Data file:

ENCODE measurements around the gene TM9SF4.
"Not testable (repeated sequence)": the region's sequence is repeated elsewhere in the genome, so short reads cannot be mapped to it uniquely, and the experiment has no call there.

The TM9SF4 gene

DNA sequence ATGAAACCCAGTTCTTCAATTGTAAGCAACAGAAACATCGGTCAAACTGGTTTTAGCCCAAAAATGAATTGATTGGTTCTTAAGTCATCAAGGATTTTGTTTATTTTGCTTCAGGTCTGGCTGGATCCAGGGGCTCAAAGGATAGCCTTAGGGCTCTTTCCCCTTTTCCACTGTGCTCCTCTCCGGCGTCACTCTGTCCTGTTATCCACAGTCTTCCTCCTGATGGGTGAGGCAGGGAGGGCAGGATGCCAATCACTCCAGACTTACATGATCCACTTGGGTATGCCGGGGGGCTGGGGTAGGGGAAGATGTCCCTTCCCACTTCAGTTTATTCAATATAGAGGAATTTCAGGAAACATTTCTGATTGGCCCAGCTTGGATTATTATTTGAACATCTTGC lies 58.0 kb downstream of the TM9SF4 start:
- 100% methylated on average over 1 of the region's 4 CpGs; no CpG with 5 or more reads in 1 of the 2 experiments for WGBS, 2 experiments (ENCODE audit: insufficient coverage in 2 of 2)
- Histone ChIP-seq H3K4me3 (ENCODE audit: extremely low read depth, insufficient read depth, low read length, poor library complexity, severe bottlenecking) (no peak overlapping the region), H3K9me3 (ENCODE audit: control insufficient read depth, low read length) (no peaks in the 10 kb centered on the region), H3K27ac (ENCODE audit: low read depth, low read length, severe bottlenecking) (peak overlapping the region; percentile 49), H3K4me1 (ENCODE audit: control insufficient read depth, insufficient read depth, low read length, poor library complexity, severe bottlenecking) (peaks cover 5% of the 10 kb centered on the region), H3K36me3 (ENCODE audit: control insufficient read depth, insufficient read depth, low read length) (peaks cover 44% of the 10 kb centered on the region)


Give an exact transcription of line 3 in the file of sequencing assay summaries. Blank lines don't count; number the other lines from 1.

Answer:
The TM9SF4 gene